On the PBS News Hour of October 21, 2011, footage was shown of the last few moments in the life of Colonel Mu'ammar Muhammad Abu Minyar al-Qaḏḏāfī. The images, taken by a cell-phone camera, showed the terrified colonel being beaten, humiliated, cursed and pushed by an angry mob. As part of the same news story, the colonel's bloody corpse was shown lying on a mattress on the floor, surrounded by Libyans taking photographs of it with the mobile telephones. Apparently, producers of the News Hour found it sufficient to warn viewers that the images they were about to see were graphic and violent. What is astonishing is that such images have become entirely unremarkable. 

Television viewers were well prepared for al-Qaḏḏāfī's demise as a result of having seen similar photos of the hanging of Saddam Hussein and the assassination of Usama bin-Ladin. Indeed, people all over the world are routinely subjected on a daily basis to pictures of dead and often decaying bodies of war casualties, traffic accidents, political assassinations, homicides, and victims of earthquakes, tsunamis, hurricane, tornadoes and floods.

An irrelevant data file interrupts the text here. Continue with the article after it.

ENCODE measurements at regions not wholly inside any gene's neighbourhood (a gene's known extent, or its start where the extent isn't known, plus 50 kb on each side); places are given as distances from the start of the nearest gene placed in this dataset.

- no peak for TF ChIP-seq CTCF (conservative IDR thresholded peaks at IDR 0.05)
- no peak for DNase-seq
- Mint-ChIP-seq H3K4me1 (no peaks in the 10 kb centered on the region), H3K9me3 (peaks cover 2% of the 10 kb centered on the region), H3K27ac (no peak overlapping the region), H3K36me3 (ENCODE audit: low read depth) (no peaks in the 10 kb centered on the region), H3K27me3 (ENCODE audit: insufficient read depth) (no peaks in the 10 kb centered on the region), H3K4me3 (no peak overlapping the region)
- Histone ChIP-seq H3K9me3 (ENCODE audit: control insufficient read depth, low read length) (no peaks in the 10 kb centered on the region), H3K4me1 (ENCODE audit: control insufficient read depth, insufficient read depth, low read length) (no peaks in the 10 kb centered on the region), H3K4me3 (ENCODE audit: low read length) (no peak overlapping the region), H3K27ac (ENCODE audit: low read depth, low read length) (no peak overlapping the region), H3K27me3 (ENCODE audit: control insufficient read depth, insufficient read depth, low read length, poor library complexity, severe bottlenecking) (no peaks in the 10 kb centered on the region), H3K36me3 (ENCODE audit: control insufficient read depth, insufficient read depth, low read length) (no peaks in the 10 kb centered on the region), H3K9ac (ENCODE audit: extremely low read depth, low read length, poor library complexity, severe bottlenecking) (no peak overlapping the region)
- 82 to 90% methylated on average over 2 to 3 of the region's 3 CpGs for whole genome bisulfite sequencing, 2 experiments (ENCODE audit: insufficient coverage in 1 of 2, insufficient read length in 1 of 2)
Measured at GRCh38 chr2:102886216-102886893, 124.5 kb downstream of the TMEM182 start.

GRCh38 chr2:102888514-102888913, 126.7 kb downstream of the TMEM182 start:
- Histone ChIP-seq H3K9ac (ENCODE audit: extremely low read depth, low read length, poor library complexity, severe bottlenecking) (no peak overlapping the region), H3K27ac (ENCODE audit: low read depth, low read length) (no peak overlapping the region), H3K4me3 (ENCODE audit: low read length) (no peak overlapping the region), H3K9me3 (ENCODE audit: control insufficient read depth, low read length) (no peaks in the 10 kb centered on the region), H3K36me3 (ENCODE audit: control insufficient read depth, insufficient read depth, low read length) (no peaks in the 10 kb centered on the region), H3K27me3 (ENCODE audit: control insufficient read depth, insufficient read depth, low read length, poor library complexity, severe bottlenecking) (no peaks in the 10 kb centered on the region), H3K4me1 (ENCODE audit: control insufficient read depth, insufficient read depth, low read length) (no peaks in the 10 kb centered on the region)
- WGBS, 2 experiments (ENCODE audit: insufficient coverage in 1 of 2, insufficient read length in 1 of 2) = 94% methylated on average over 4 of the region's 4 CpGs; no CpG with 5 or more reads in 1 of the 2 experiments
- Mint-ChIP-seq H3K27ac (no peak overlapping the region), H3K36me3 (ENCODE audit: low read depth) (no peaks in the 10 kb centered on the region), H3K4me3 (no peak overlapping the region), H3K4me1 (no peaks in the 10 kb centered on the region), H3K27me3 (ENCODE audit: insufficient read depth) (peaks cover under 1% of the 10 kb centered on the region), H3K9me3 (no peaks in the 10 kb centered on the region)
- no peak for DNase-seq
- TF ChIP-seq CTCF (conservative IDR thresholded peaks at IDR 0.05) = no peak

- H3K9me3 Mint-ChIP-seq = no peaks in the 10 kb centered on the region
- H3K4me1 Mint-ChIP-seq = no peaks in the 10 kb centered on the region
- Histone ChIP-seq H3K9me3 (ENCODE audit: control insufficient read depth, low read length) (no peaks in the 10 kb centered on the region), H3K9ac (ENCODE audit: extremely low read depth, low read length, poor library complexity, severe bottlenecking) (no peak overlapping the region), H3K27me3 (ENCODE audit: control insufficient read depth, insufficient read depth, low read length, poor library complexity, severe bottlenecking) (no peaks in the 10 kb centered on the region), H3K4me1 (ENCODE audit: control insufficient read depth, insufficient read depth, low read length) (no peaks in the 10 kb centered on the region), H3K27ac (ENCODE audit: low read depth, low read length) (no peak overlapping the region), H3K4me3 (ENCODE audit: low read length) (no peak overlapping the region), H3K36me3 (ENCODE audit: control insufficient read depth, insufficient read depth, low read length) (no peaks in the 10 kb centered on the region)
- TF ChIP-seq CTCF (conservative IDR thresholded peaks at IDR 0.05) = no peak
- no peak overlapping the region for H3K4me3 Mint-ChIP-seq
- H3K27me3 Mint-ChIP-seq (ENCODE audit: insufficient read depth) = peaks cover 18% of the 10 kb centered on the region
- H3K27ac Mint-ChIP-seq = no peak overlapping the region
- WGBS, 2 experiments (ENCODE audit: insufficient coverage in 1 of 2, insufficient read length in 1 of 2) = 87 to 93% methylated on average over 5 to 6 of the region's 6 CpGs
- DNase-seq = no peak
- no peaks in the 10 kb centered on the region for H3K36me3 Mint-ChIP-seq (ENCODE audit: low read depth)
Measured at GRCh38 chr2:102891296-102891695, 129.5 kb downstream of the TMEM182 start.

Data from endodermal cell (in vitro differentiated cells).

What is gained by showing such images? In what way do they aid the understanding of the world in which we live? What purpose do they serve, aside from satisfying the morbid curiosities of viewers? What is the effect of satisfying people's morbid curiosities on a daily, even hourly, basis? Do the producers of visual news and entertainment productions consider such questions? Do they give a second thought to the cultural climate they are helping to promote? I am not sure whether it would be more disheartening to learn that television producers give these matters no thought at all or to to learn that they have thought about it and find their policies warranted. Denying that regularly subjecting viewers, even at the safe distances provided by a television, to the effects of violence has the effect of creating a more coarse and insensitive cultural milieu seems as reprehensibly ignorant as denying that burning fossil fuels creates the conditions of accelerating degradation of the air, the land and the waters of our planet. In both cases, it is a matter of a cultivated ignorance that is willfully maintained in the interest of making money at all costs.

These are dangerous and unpredictable times. Part of what makes them so dangerous is that there are too few people minding the gaps.